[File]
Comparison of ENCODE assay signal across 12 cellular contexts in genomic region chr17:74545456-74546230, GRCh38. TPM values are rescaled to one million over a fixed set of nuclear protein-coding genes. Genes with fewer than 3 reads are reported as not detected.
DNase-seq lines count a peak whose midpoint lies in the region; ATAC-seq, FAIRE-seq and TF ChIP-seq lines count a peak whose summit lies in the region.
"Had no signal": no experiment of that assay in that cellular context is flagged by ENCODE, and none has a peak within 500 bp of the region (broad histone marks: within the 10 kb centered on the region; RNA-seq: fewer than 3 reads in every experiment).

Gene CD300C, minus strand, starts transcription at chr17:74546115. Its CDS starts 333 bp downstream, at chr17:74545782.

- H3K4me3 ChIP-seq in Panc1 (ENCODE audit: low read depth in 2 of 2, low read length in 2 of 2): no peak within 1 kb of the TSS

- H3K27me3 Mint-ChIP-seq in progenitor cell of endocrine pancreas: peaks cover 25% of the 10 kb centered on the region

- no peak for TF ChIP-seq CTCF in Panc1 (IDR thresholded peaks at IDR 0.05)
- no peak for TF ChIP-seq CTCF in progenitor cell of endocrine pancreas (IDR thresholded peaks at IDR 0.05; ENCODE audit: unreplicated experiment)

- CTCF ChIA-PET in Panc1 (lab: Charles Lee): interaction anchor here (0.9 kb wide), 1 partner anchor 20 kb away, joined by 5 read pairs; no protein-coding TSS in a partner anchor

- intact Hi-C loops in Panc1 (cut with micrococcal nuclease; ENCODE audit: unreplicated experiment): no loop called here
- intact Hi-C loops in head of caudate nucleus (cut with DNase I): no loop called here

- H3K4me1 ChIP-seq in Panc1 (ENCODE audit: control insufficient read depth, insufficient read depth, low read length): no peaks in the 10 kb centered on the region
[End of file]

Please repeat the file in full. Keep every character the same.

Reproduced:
Comparison of ENCODE assay signal across 12 cellular contexts in genomic region chr17:74545456-74546230, GRCh38. TPM values are rescaled to one million over a fixed set of nuclear protein-coding genes. Genes with fewer than 3 reads are reported as not detected.
DNase-seq lines count a peak whose midpoint lies in the region; ATAC-seq, FAIRE-seq and TF ChIP-seq lines count a peak whose summit lies in the region.
"Had no signal": no experiment of that assay in that cellular context is flagged by ENCODE, and none has a peak within 500 bp of the region (broad histone marks: within the 10 kb centered on the region; RNA-seq: fewer than 3 reads in every experiment).

Gene CD300C, minus strand, starts transcription at chr17:74546115. Its CDS starts 333 bp downstream, at chr17:74545782.

- H3K4me3 ChIP-seq in Panc1 (ENCODE audit: low read depth in 2 of 2, low read length in 2 of 2): no peak within 1 kb of the TSS

- H3K27me3 Mint-ChIP-seq in progenitor cell of endocrine pancreas: peaks cover 25% of the 10 kb centered on the region

- no peak for TF ChIP-seq CTCF in Panc1 (IDR thresholded peaks at IDR 0.05)
- no peak for TF ChIP-seq CTCF in progenitor cell of endocrine pancreas (IDR thresholded peaks at IDR 0.05; ENCODE audit: unreplicated experiment)

- CTCF ChIA-PET in Panc1 (lab: Charles Lee): interaction anchor here (0.9 kb wide), 1 partner anchor 20 kb away, joined by 5 read pairs; no protein-coding TSS in a partner anchor

- intact Hi-C loops in Panc1 (cut with micrococcal nuclease; ENCODE audit: unreplicated experiment): no loop called here
- intact Hi-C loops in head of caudate nucleus (cut with DNase I): no loop called here

- H3K4me1 ChIP-seq in Panc1 (ENCODE audit: control insufficient read depth, insufficient read depth, low read length): no peaks in the 10 kb centered on the region